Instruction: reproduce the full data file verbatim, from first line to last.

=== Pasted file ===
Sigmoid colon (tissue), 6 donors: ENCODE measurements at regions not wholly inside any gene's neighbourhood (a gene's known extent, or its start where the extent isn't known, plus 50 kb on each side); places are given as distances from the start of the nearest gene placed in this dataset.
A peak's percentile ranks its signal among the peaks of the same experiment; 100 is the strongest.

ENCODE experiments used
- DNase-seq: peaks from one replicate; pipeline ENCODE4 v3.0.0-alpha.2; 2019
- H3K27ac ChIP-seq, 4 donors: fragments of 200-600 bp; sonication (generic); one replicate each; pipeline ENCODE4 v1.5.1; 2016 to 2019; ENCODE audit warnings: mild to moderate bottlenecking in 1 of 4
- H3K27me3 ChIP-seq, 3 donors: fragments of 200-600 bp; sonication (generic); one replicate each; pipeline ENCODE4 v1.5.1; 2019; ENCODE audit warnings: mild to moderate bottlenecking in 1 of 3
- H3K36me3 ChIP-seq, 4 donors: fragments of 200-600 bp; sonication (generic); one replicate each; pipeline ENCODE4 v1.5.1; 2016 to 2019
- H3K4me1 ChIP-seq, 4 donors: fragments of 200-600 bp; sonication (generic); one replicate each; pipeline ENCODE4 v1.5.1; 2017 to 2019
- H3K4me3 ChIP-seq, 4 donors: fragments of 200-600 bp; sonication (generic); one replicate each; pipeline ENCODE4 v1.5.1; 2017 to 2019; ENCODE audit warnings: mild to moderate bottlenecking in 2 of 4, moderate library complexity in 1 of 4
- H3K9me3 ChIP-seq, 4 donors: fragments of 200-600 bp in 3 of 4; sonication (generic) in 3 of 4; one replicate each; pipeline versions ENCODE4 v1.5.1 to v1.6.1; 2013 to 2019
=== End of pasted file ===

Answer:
Sigmoid colon (tissue), 6 donors: ENCODE measurements at regions not wholly inside any gene's neighbourhood (a gene's known extent, or its start where the extent isn't known, plus 50 kb on each side); places are given as distances from the start of the nearest gene placed in this dataset.
A peak's percentile ranks its signal among the peaks of the same experiment; 100 is the strongest.

ENCODE experiments used
- DNase-seq: peaks from one replicate; pipeline ENCODE4 v3.0.0-alpha.2; 2019
- H3K27ac ChIP-seq, 4 donors: fragments of 200-600 bp; sonication (generic); one replicate each; pipeline ENCODE4 v1.5.1; 2016 to 2019; ENCODE audit warnings: mild to moderate bottlenecking in 1 of 4
- H3K27me3 ChIP-seq, 3 donors: fragments of 200-600 bp; sonication (generic); one replicate each; pipeline ENCODE4 v1.5.1; 2019; ENCODE audit warnings: mild to moderate bottlenecking in 1 of 3
- H3K36me3 ChIP-seq, 4 donors: fragments of 200-600 bp; sonication (generic); one replicate each; pipeline ENCODE4 v1.5.1; 2016 to 2019
- H3K4me1 ChIP-seq, 4 donors: fragments of 200-600 bp; sonication (generic); one replicate each; pipeline ENCODE4 v1.5.1; 2017 to 2019
- H3K4me3 ChIP-seq, 4 donors: fragments of 200-600 bp; sonication (generic); one replicate each; pipeline ENCODE4 v1.5.1; 2017 to 2019; ENCODE audit warnings: mild to moderate bottlenecking in 2 of 4, moderate library complexity in 1 of 4
- H3K9me3 ChIP-seq, 4 donors: fragments of 200-600 bp in 3 of 4; sonication (generic) in 3 of 4; one replicate each; pipeline versions ENCODE4 v1.5.1 to v1.6.1; 2013 to 2019